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Squamish vacation rentals drop by 50%

It’s unclear if the pandemic, new regulations, or both are responsible for the decrease.
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Short-term rental activity has been cut in half since it became regulated in town, but it’s unclear if tighter rules or the COVID-19 pandemic is the cause.

On Oct. 12, District planner Aja Philp provided an update to council on how vacation or Airbnb-type rentals are faring in Squamish ever since elected officials adopted a set of rules governing them.

Philp showed there were over 400 vacation rentals in July 2020, a few months before the District adopted its current short-term rental regulations in November that year.

By March 2021, that number had dropped to about 200.

In July, that figure dropped even further to about 160.

“It’s difficult for us to determine the exact factors that caused this decline,” said Philp.

“Certainly, the COVID-19 pandemic has had an impact. The District passing and enforcing STR regulations could have had an impact, but we don’t know to what extent either factor influenced folks’ decision to exit the STR market.”

As of November 2020, people were allowed to only host short-term rentals in a unit where they live and spend the majority of their time — at least five months out of a year.

Airbnb-style rentals on secondary suites and units were banned, though an application system was created to allow some exceptions to this rule.

Philp also took note of trends between the occupancy rate of short-term rentals between this year and last year.

“We’re consistently seeing a higher occupancy rate in 2021...compared [with] last year,” she said.

She also noted the trend regarding availability of vacation rental rooms.

“Room availability has been consistently lower for 2021 compared [with] last year,” she said.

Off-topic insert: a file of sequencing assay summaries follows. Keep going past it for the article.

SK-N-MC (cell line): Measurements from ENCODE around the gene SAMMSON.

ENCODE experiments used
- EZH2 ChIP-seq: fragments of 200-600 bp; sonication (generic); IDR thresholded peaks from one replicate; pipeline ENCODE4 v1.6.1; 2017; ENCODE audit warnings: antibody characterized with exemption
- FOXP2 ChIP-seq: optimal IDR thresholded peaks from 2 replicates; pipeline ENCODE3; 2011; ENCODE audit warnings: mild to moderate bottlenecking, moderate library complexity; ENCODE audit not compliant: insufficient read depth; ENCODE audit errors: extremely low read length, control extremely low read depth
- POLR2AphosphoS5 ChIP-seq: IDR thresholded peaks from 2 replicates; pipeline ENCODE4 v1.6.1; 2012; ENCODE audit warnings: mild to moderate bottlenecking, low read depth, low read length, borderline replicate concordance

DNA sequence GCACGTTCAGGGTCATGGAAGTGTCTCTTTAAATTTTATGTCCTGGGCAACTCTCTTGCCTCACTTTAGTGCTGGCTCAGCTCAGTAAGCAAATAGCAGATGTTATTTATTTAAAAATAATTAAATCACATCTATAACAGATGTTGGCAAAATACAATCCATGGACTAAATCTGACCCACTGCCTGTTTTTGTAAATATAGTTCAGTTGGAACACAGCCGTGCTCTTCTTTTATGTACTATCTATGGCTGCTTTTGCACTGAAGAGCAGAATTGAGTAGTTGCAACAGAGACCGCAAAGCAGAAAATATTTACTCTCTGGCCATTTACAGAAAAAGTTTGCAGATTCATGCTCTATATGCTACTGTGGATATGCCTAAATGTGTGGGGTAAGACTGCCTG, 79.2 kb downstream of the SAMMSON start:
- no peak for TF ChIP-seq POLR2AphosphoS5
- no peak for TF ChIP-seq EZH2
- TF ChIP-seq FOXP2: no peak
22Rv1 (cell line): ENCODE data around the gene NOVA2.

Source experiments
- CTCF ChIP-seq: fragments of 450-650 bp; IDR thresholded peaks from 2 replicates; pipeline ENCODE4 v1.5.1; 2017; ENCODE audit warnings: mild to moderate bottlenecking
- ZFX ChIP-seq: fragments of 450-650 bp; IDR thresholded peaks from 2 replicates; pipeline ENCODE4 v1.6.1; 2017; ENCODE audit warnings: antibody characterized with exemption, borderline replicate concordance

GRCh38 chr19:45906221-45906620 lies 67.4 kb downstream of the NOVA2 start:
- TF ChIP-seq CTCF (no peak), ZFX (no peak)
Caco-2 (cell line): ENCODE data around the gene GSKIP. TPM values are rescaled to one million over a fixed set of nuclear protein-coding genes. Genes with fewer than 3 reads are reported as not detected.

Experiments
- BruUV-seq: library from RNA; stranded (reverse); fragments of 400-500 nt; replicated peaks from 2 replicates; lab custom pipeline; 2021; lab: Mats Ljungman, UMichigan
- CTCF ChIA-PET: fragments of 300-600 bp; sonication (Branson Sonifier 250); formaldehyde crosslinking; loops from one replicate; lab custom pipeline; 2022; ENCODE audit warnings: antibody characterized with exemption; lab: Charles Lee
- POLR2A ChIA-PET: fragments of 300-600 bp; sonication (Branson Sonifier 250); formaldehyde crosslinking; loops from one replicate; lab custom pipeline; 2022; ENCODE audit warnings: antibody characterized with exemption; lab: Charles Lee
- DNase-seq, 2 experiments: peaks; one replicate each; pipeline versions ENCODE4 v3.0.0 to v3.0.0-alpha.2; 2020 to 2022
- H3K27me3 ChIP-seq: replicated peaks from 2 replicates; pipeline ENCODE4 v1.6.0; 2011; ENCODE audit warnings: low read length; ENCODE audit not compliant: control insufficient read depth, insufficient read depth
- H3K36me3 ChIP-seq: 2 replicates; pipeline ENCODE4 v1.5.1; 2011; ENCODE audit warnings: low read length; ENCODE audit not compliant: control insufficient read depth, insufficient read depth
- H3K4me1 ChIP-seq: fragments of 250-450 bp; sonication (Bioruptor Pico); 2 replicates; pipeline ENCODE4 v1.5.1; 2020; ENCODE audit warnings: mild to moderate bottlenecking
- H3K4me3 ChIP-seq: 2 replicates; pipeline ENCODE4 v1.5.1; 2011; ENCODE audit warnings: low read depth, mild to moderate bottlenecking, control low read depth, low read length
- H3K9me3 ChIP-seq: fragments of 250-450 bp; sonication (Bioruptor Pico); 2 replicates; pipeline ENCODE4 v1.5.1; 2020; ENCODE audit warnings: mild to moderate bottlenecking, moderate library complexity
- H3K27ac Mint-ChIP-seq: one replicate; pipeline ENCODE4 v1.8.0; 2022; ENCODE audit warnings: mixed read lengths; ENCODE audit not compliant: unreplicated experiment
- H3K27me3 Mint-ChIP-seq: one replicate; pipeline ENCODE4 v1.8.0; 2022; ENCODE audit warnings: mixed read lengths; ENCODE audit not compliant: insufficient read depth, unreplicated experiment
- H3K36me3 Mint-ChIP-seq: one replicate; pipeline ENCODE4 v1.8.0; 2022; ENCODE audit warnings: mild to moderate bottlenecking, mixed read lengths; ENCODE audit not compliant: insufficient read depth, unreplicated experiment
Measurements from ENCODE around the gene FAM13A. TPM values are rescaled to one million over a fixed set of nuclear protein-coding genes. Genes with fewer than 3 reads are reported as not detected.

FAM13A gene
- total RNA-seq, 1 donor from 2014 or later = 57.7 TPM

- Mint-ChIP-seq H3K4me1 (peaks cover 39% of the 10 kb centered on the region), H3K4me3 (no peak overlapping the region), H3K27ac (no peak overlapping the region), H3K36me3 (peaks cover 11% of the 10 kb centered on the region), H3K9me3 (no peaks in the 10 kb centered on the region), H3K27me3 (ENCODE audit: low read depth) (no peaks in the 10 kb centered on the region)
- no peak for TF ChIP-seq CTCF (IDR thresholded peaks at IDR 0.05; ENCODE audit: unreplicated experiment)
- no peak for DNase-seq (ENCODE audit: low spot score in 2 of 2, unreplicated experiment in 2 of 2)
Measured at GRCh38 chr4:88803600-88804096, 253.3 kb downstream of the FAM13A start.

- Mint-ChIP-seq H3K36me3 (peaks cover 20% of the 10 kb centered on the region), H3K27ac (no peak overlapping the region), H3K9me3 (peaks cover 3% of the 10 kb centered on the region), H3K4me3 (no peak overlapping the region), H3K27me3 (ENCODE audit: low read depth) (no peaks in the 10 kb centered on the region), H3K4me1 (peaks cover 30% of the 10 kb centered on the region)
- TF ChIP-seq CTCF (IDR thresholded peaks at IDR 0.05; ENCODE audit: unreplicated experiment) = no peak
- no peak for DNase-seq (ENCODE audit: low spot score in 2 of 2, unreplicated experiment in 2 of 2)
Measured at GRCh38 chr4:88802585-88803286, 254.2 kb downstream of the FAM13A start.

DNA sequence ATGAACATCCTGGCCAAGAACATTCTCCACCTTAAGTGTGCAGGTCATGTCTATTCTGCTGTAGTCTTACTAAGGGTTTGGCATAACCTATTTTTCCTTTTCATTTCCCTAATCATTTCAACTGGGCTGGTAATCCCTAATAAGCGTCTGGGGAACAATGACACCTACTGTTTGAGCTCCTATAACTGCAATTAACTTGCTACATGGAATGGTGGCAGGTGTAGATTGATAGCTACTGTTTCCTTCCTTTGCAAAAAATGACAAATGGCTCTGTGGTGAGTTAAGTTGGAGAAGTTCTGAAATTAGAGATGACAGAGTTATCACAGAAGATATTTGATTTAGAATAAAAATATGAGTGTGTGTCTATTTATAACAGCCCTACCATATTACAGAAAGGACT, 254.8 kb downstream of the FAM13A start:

“Year over year, we’ve seen a significant decrease in the STR inventory that’s available to overnight visitors. The occupancy rates have increased, which is showing there’s a clear demand for STR overnight accommodation.”

The ultimate goal of the short-term rental regulations was to preserve at least some of the long-term rental units in town. It was hoped that this would at least partially help with the housing crisis in town, which has been recording a near-0% vacancy rate in recent years.

Philp didn’t say whether the new regulations had a direct cause in this case, but she noted that vacancy rates for long-term rentals have increased.

“The long-term rental housing market continues to be very challenging,” she said. “However, there’s a small glimmer of hope with the latest 2020 [Canada Mortgage and Housing Corporation] rental market survey recording a 1.4% vacancy rate, which is a small increase of the previous three years in which we’ve had a 0.3% vacancy rate.”

Long-term rental vacancy rates of around 3% are generally considered to be a healthy target, she said.

Another report that may paint a better picture is the 2021 Census, which is due out in September 2022, she said.

The District’s regulations stipulate that anyone who wishes to operate a vacation rental must be licensed.

So far, the municipality has issued 51 short-term rental licences to date.

Most of the licences issued have been annual in nature. This included 19 yearly licences for renting out a room, 14 annual licences for an entire dwelling unit, such as a house, and 14 annual licences for a non-principal residence, such a secondary suite or laneway house.

Annual licences tend to cost between $300 on the low end — for renting out a room — and up to $3,000 at their most expensive, which involves renting out non-principal residences. These non-principal rentals were obtained via the application program.

There have been only four monthly licences issued for an entire dwelling unit. Those licences cost $150 apiece.

Enforcement on these new regulations started in April 2021.

Since then, there have been 75 properties flagged for enforcement and 51 warning letters sent.

Forty three properties have come into compliance, but 11 properties were issued fines.

So far, there haven’t been any cases that necessitated prosecution or legal orders.

Nine business licences have been audited.